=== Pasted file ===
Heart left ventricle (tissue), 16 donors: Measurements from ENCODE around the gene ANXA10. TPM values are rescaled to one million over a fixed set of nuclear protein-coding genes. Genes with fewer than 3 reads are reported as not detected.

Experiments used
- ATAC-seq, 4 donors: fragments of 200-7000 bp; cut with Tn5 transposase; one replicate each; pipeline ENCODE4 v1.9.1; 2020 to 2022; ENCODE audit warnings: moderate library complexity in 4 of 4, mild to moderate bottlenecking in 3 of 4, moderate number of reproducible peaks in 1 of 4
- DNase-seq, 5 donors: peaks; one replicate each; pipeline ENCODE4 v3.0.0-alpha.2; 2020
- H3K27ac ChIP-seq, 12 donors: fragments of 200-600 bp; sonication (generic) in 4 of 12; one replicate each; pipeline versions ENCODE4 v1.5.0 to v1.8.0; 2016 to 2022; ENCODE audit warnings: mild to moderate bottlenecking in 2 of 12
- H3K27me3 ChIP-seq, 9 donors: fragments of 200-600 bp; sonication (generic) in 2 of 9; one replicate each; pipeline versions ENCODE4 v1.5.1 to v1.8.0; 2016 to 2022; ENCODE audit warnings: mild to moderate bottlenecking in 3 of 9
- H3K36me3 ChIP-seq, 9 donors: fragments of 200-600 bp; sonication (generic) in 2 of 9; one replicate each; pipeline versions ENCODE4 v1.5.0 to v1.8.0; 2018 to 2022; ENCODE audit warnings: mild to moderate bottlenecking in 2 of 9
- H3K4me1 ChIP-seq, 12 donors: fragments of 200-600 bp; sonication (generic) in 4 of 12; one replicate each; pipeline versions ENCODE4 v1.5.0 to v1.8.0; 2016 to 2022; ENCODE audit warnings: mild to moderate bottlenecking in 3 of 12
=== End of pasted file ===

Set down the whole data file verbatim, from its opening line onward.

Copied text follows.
Heart left ventricle (tissue), 16 donors: Measurements from ENCODE around the gene ANXA10. TPM values are rescaled to one million over a fixed set of nuclear protein-coding genes. Genes with fewer than 3 reads are reported as not detected.

Experiments used
- ATAC-seq, 4 donors: fragments of 200-7000 bp; cut with Tn5 transposase; one replicate each; pipeline ENCODE4 v1.9.1; 2020 to 2022; ENCODE audit warnings: moderate library complexity in 4 of 4, mild to moderate bottlenecking in 3 of 4, moderate number of reproducible peaks in 1 of 4
- DNase-seq, 5 donors: peaks; one replicate each; pipeline ENCODE4 v3.0.0-alpha.2; 2020
- H3K27ac ChIP-seq, 12 donors: fragments of 200-600 bp; sonication (generic) in 4 of 12; one replicate each; pipeline versions ENCODE4 v1.5.0 to v1.8.0; 2016 to 2022; ENCODE audit warnings: mild to moderate bottlenecking in 2 of 12
- H3K27me3 ChIP-seq, 9 donors: fragments of 200-600 bp; sonication (generic) in 2 of 9; one replicate each; pipeline versions ENCODE4 v1.5.1 to v1.8.0; 2016 to 2022; ENCODE audit warnings: mild to moderate bottlenecking in 3 of 9
- H3K36me3 ChIP-seq, 9 donors: fragments of 200-600 bp; sonication (generic) in 2 of 9; one replicate each; pipeline versions ENCODE4 v1.5.0 to v1.8.0; 2018 to 2022; ENCODE audit warnings: mild to moderate bottlenecking in 2 of 9
- H3K4me1 ChIP-seq, 12 donors: fragments of 200-600 bp; sonication (generic) in 4 of 12; one replicate each; pipeline versions ENCODE4 v1.5.0 to v1.8.0; 2016 to 2022; ENCODE audit warnings: mild to moderate bottlenecking in 3 of 12